Test Drive: 2013 Hyundai Elantra Coupe SE car test drives reviews hyundai
Test Drive: 2013 Hyundai Elantra Coupe SE car test drives reviews hyundai
2013 Hyundai Elantra Coupe SE. Click image to enlarge

The Elantra Coupe’s performance could be described as adequate but not exciting: with the automatic transmission, its 0 to 100 km/h is estimated is 9.6 seconds vs 10 seconds for the Civic Coupe automatic, according to Automobile-catalog.com—that’s one to two seconds slower than the Scion tC and Forte Koup SX. The Elantra’s four-cylinder engine lets out a muted buzz under acceleration but it’s not particularly noisy and it’s reasonably quiet at highway speeds where it turns over just 2,000 rpm at a steady 100 km/h. The six-speed automatic changes up and down unobtrusively and can be shifted manually using the sequential manual shift pattern—push forward to shift up, pull back to shift down.

The Coupe’s handling is flat and steady with the SE’s 17-inch tires—our car was equipped with Hankook Optimo 215/45R 17-inch all-seasons which provided good grip in dry and wet pavement conditions and proved reasonably quiet at highway speeds. The Elantra’s suspension consists of front MacPherson struts with coil springs and a rear semi-independent torsion beam with gas shocks and coil springs. That and a 2,700-mm wheelbase (80 mm longer than the Civic Coupe) contribute to a fairly comfortable ride without the choppiness found in shorter wheelbase coupes. With its low-revving top gear and compliant ride, the Elantra Coupe is quite a comfortable highway cruiser.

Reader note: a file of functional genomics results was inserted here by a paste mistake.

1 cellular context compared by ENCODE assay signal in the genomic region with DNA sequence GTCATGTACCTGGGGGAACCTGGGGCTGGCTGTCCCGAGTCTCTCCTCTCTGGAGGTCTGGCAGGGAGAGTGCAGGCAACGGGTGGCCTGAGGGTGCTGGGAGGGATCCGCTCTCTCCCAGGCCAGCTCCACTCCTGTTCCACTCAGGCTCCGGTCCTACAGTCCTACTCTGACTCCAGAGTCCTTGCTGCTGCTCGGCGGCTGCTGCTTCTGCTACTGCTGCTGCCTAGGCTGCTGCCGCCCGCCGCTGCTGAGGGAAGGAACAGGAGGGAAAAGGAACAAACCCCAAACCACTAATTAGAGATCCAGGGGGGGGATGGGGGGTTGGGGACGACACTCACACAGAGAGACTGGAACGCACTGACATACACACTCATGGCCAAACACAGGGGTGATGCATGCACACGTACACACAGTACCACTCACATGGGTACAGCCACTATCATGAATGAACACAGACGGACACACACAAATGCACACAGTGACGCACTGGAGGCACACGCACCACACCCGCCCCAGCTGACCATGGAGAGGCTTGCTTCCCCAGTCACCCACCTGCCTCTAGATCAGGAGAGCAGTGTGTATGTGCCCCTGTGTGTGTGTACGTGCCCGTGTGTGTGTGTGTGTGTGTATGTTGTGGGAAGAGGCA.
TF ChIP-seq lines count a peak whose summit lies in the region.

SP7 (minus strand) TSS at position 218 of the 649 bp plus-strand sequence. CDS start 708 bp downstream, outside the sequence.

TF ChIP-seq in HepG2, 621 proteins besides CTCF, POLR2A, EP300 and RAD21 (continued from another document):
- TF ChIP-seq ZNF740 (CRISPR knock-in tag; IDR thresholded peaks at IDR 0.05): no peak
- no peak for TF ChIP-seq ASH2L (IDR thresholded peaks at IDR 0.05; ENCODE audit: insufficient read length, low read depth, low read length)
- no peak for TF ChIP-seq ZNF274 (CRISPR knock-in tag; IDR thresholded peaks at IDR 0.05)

Steering effort is light, turn-in responsiveness is good, and its power rack-and-pinion steering offers a reasonably tight 10.6-metre (34.8-ft) turning circle. The driver’s visibility is quite good, helped by the long rear side windows, which aid visibility when changing lanes. Still, like other sporty coupes that have a high rear deck, rearward visibility is compromised, and there is no rear wiper. Only the Scion tC offers one in this class. However, the Elantra Coupe SE’s rear-view camera certainly helps when backing into a parking space.

Test Drive: 2013 Hyundai Elantra Coupe SE car test drives reviews hyundai
Test Drive: 2013 Hyundai Elantra Coupe SE car test drives reviews hyundai
>Test Drive: 2013 Hyundai Elantra Coupe SE car test drives reviews hyundai
2013 Hyundai Elantra Coupe SE. Click image to enlarge

Being a fairly lightweight car (1,305 kg) with beefy 17-inch tires, four disc brakes, ABS, and stability control, the Elantra Coupe stops quickly and pedal feel is firm.

While compact coupes typically sacrifice practicality for style, the Elantra Coupe is more practical than most. Like its competitors, it’s a five-passenger coupe, but its passenger volume of 2,701 L is significantly roomier: it compares to the Civic Coupe’s 2,340 L, the Forte Koup’s 2,502 L, and the Scion tC’s 2,503 L. Front passengers have plenty of room, and the driver’s seat is height adjustable, although I found that even the lowest height setting felt too high for me, and I’m only 175 cm (5’9”). The driver’s seat offers good side support when cornering, but there is no lumbar adjustment. Getting in and out of the Elantra’s rear seat was easier than expected—the right front seat slides forward when the seatback is folded (but not the driver’s seat)—and there was enough legroom, footroom, and headroom for my frame. However, I wouldn’t put more than two adults in the rear. There is a fold-down centre armrest at the rear with two cupholders.

The Elantra Coupe’s trunk is also roomier than its competitors’: 420 L vs 321 L (Civic), 358 L (Forte) and 417 L (tC). It’s fully lined, and includes levers to release the split 60/40 rear seatbacks.

Note that the Elantra Coupe is a two-door coupe with a trunk, not a two-door hatchback or liftback. That gives the Coupe extra torsional rigidity and stiffness since the trunk opening isn’t as huge; but it also means a smaller trunk opening and less overall trunk space. Of course, those who want more practicality have the option of the Elantra GT hatchback model.

Connect with Autos.ca